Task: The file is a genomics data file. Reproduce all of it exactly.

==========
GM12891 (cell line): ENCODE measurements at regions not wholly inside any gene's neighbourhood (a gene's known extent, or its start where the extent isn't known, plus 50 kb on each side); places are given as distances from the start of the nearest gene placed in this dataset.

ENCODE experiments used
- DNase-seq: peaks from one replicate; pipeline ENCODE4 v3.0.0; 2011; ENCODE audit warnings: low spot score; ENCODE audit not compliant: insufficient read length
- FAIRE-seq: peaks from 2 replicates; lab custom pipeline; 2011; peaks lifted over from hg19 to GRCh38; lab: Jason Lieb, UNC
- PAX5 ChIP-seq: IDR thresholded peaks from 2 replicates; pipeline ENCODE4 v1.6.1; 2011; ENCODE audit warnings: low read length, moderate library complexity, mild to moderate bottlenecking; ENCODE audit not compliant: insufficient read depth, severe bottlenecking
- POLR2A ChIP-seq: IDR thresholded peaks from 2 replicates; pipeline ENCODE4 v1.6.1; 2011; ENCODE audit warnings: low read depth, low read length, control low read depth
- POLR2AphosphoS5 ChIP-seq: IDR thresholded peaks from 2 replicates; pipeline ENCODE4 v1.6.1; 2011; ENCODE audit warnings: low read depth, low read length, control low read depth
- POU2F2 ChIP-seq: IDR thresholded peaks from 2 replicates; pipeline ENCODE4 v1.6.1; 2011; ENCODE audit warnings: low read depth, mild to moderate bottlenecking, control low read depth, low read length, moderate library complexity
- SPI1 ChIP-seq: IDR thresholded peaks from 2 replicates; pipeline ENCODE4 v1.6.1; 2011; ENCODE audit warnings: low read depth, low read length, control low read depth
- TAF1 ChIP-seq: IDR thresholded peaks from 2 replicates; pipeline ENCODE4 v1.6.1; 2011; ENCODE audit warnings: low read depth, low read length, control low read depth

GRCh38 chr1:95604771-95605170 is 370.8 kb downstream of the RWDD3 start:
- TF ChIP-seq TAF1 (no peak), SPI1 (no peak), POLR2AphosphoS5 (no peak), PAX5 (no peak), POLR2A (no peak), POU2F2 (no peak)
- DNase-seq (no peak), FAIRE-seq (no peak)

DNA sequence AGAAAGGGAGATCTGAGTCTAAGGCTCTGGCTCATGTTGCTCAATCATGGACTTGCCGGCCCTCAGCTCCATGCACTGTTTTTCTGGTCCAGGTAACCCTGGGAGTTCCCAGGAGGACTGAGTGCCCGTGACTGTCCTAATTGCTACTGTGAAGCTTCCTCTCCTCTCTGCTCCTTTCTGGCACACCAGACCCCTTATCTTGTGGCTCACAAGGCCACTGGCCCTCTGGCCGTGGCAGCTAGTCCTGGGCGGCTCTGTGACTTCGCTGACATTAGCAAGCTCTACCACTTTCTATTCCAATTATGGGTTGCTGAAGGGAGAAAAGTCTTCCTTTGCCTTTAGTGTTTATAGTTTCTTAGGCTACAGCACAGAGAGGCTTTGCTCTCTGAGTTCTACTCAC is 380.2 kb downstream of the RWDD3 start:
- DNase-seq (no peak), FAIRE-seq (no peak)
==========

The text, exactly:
GM12891 (cell line): ENCODE measurements at regions not wholly inside any gene's neighbourhood (a gene's known extent, or its start where the extent isn't known, plus 50 kb on each side); places are given as distances from the start of the nearest gene placed in this dataset.

ENCODE experiments used
- DNase-seq: peaks from one replicate; pipeline ENCODE4 v3.0.0; 2011; ENCODE audit warnings: low spot score; ENCODE audit not compliant: insufficient read length
- FAIRE-seq: peaks from 2 replicates; lab custom pipeline; 2011; peaks lifted over from hg19 to GRCh38; lab: Jason Lieb, UNC
- PAX5 ChIP-seq: IDR thresholded peaks from 2 replicates; pipeline ENCODE4 v1.6.1; 2011; ENCODE audit warnings: low read length, moderate library complexity, mild to moderate bottlenecking; ENCODE audit not compliant: insufficient read depth, severe bottlenecking
- POLR2A ChIP-seq: IDR thresholded peaks from 2 replicates; pipeline ENCODE4 v1.6.1; 2011; ENCODE audit warnings: low read depth, low read length, control low read depth
- POLR2AphosphoS5 ChIP-seq: IDR thresholded peaks from 2 replicates; pipeline ENCODE4 v1.6.1; 2011; ENCODE audit warnings: low read depth, low read length, control low read depth
- POU2F2 ChIP-seq: IDR thresholded peaks from 2 replicates; pipeline ENCODE4 v1.6.1; 2011; ENCODE audit warnings: low read depth, mild to moderate bottlenecking, control low read depth, low read length, moderate library complexity
- SPI1 ChIP-seq: IDR thresholded peaks from 2 replicates; pipeline ENCODE4 v1.6.1; 2011; ENCODE audit warnings: low read depth, low read length, control low read depth
- TAF1 ChIP-seq: IDR thresholded peaks from 2 replicates; pipeline ENCODE4 v1.6.1; 2011; ENCODE audit warnings: low read depth, low read length, control low read depth

GRCh38 chr1:95604771-95605170 is 370.8 kb downstream of the RWDD3 start:
- TF ChIP-seq TAF1 (no peak), SPI1 (no peak), POLR2AphosphoS5 (no peak), PAX5 (no peak), POLR2A (no peak), POU2F2 (no peak)
- DNase-seq (no peak), FAIRE-seq (no peak)

DNA sequence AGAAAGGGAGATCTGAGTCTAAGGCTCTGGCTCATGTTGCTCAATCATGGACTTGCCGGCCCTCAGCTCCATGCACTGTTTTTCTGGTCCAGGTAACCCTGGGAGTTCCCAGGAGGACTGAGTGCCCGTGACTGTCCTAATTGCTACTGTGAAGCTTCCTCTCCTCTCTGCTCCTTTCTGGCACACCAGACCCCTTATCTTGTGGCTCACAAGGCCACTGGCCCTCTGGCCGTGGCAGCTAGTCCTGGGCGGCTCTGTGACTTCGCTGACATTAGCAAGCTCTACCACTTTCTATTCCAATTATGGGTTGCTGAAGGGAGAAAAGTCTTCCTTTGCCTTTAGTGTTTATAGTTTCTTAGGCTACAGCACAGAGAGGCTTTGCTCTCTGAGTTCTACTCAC is 380.2 kb downstream of the RWDD3 start:
- DNase-seq (no peak), FAIRE-seq (no peak)